Recovery takes vision. Vision is a combination of what you’re seeing and where you’re looking. Perpective and direction. First things first. Let’s look at perspective. (The 68th episode looks at how vision plays a critical role in getting and staying sober. Read the transcript or share the YouTube video today)
This is one of several familiar watering holes in my neighborhood. It’s not moving out of the neighborhood, and neither am I. So what I’m seeing – instead of laughter and televised sports and camaraderie with friends and people of the opposite gender who get more attractive by the ounce – is a place that’s going to bring me back to severe health problems and a set of handcuffs. There isn’t one time I set foot in a tavern and had just one drink, after all. Ironically, I now chair a recovery meeting right next door.
The same vision applies when I go to the grocery store. I had to walk past the liquor aisle to get to the bakery … or at least I had to until I swore off the bakery for a New Year’s resolution. Walking past the liquor department, I don’t get slowed down by sales signs, sights of slick ads with slicker models or that golden hue of Jack in the familiar square bottle. What I see instead, is a trip back to misery. It’s what I choose to see. After all, Lynchburg isn’t going stop barreling whiskey just because I stopped drinking it and the local tavern isn’t going to close down and build a shrine to my sobriety instead.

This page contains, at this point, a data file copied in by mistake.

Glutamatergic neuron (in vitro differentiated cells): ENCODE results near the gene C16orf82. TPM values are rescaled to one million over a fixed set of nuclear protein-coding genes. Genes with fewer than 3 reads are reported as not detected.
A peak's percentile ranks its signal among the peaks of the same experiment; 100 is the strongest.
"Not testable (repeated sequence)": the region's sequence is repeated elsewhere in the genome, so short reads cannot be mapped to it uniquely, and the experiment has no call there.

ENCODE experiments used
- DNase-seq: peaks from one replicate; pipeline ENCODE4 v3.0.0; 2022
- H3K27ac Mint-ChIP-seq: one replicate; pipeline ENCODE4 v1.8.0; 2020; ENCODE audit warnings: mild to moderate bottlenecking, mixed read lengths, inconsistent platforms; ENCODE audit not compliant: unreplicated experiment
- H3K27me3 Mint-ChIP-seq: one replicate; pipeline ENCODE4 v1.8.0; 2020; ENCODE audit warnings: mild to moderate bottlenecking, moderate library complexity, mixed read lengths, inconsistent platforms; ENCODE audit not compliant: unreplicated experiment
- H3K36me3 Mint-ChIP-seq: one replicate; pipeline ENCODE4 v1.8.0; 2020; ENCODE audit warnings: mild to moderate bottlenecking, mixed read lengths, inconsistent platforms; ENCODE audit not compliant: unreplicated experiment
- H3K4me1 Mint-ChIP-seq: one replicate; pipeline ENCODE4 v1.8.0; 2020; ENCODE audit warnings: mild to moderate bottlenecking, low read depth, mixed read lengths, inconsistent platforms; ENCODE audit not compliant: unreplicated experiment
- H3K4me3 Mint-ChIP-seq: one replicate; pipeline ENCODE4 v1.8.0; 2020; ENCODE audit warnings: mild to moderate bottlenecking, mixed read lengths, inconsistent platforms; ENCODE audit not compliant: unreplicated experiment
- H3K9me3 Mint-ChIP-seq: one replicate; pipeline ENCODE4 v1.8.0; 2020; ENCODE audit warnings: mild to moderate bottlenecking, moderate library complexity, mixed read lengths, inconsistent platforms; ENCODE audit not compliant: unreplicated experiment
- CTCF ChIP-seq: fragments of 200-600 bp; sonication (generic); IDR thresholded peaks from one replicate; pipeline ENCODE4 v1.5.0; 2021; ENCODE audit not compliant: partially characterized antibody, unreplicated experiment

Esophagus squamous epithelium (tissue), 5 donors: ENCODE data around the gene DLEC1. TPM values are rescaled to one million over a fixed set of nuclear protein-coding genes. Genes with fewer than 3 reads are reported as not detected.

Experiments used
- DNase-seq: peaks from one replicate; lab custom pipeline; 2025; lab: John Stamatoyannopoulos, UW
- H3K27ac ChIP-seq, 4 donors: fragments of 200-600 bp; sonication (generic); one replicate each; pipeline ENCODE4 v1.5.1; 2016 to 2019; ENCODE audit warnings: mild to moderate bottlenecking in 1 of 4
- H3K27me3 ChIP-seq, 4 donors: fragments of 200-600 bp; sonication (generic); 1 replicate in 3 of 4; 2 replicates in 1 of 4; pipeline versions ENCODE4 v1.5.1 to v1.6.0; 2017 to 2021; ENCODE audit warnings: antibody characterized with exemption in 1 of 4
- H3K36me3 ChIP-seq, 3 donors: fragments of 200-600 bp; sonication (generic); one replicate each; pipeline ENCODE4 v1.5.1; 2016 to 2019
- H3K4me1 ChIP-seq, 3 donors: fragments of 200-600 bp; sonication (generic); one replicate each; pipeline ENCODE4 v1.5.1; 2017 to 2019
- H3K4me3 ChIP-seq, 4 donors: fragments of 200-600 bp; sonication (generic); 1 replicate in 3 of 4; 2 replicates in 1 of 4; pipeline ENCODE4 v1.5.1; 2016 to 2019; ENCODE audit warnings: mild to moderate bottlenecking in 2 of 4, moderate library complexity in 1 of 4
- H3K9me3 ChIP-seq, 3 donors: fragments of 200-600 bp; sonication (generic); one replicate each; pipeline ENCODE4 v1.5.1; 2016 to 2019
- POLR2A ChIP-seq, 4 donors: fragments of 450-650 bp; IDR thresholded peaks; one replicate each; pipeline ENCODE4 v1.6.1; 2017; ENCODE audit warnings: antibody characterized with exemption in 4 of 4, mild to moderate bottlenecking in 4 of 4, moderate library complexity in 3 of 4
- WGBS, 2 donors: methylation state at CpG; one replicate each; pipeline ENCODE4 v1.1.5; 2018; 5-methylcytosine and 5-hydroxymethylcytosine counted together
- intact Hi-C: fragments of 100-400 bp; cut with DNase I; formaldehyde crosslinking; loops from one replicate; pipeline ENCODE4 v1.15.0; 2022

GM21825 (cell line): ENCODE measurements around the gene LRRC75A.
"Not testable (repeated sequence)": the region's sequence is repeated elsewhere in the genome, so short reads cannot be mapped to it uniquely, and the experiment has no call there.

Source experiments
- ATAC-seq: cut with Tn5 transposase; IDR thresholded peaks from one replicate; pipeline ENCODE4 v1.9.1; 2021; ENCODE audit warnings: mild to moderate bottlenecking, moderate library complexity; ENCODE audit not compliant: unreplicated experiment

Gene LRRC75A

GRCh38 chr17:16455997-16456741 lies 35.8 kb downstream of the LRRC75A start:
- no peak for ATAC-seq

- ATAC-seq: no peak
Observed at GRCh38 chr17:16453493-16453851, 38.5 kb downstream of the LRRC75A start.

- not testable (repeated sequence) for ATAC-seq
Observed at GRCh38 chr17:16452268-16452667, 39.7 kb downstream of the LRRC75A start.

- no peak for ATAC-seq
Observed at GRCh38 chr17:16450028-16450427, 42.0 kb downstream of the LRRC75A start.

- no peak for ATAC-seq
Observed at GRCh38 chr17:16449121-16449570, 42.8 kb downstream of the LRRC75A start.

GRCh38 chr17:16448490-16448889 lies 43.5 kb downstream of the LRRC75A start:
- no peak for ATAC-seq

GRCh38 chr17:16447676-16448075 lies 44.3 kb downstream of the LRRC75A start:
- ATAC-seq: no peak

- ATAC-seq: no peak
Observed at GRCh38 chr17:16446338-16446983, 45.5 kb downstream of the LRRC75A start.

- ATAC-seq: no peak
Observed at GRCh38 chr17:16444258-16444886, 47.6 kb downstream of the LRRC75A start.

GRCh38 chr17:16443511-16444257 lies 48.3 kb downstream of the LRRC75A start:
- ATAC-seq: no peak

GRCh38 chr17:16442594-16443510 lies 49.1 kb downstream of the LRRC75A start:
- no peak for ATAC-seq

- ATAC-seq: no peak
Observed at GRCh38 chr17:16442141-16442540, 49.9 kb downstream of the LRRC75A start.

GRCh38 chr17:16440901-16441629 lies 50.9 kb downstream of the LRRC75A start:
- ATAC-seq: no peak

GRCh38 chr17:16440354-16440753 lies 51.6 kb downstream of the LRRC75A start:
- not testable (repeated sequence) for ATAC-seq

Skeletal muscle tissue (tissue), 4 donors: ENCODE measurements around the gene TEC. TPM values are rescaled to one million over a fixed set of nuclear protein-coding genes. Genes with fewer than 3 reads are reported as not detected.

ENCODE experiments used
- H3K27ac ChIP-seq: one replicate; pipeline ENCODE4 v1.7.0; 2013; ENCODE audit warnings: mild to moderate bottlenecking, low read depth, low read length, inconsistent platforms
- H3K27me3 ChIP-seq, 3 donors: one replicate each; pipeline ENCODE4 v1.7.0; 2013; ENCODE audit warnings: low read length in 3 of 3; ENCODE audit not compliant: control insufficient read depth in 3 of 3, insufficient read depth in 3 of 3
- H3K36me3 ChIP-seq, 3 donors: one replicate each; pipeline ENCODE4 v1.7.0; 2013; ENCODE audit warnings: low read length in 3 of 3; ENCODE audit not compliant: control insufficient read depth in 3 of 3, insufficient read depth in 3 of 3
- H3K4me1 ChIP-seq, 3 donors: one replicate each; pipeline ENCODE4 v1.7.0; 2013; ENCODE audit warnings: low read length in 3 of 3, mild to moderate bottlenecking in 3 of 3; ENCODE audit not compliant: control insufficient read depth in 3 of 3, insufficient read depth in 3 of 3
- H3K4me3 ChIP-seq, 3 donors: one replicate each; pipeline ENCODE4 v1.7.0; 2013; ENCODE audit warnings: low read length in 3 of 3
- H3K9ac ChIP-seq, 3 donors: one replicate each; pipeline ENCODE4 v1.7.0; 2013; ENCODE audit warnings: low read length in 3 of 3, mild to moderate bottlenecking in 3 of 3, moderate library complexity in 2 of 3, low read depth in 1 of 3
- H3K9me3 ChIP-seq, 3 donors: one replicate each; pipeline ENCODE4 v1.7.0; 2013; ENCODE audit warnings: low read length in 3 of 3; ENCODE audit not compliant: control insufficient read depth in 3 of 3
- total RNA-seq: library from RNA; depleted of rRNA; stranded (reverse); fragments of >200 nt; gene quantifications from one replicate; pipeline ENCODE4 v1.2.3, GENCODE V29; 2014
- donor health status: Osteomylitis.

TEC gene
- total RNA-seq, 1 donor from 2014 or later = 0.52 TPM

That’s perpective, or what you see. Where you’re looking is your direction.
The rearview mirror is a handy tool when you’re backing up. If you are driving forward, you’re going to have a devil of a time keeping the car between the poles if you’re staring into the rearview. If you are rebuilding your life in the first months or years of sobriety, you’re better off using the windshield and looking forward, than you are using the rearview and staring at what’s behind you. Never diminish what you’ve been through, what you’ve survived. Even the most skilled drivers check their mirrors. Just remember this thing is the past and you don’t live there anymore.